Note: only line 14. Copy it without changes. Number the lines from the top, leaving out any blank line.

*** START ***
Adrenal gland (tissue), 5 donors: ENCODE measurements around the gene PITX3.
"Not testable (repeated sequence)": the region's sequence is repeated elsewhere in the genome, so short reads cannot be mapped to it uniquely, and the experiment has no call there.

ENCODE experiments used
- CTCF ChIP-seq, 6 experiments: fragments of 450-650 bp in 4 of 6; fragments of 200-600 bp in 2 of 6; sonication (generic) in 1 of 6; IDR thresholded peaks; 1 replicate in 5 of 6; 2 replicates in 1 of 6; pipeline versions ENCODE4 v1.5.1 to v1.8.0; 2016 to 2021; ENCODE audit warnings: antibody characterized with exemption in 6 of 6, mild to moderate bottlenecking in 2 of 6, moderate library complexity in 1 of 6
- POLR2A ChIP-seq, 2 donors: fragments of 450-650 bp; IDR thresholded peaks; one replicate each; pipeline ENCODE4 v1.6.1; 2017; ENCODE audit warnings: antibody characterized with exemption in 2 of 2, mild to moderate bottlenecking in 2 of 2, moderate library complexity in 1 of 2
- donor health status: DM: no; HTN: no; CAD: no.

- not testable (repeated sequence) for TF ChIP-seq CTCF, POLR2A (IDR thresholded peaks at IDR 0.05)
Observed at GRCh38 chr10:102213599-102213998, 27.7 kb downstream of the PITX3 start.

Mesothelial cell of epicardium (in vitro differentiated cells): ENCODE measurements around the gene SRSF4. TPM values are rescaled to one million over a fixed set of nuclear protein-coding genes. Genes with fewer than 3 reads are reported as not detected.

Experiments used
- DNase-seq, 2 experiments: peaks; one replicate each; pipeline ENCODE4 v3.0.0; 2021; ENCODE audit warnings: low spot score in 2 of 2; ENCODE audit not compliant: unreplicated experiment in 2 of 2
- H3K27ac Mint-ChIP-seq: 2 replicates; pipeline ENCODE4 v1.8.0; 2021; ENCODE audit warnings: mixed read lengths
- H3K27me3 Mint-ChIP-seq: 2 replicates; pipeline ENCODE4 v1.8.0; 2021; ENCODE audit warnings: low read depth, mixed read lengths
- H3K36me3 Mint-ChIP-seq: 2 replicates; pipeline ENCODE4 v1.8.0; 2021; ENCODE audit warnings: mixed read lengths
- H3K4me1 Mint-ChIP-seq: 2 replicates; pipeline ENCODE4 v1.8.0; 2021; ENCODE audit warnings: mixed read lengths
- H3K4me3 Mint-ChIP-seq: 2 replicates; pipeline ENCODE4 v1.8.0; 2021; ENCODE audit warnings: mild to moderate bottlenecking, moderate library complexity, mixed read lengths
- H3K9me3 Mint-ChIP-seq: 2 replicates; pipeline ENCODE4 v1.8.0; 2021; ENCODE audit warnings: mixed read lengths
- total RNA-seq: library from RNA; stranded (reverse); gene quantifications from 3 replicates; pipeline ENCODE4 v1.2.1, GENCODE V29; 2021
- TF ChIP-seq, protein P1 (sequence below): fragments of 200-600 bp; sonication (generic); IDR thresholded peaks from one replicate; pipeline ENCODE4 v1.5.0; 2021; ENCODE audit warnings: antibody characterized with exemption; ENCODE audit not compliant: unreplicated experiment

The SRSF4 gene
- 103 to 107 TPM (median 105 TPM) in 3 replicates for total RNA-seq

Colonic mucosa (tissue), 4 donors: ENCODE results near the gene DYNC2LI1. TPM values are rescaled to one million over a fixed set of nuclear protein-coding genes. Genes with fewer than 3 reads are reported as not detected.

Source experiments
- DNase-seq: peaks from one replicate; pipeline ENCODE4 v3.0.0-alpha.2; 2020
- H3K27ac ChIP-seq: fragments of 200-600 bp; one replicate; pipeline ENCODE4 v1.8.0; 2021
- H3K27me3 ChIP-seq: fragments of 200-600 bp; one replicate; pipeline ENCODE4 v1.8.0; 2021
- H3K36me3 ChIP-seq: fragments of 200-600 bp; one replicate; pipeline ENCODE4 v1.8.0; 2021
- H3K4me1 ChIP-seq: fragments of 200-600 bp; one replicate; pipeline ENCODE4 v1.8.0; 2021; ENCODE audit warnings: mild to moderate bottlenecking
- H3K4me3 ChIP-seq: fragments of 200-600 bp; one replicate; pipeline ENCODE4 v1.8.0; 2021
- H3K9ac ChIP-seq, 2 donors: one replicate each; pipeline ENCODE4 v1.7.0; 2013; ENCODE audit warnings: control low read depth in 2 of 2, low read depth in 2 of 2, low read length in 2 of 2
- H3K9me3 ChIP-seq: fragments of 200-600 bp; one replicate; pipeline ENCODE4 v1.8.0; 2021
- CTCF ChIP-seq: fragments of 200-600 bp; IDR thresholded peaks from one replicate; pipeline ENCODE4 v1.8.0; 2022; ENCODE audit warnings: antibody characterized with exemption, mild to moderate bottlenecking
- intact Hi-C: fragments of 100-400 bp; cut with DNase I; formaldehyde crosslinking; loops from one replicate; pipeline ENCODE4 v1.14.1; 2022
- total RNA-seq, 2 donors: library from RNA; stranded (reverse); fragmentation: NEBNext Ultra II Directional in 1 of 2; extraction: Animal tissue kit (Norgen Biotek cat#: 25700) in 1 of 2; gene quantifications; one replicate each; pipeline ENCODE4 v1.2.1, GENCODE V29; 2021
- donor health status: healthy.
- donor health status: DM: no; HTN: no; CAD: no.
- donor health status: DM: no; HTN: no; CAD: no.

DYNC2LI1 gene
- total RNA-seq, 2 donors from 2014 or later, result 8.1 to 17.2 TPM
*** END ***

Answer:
- H3K36me3 Mint-ChIP-seq: 2 replicates; pipeline ENCODE4 v1.8.0; 2021; ENCODE audit warnings: mixed read lengths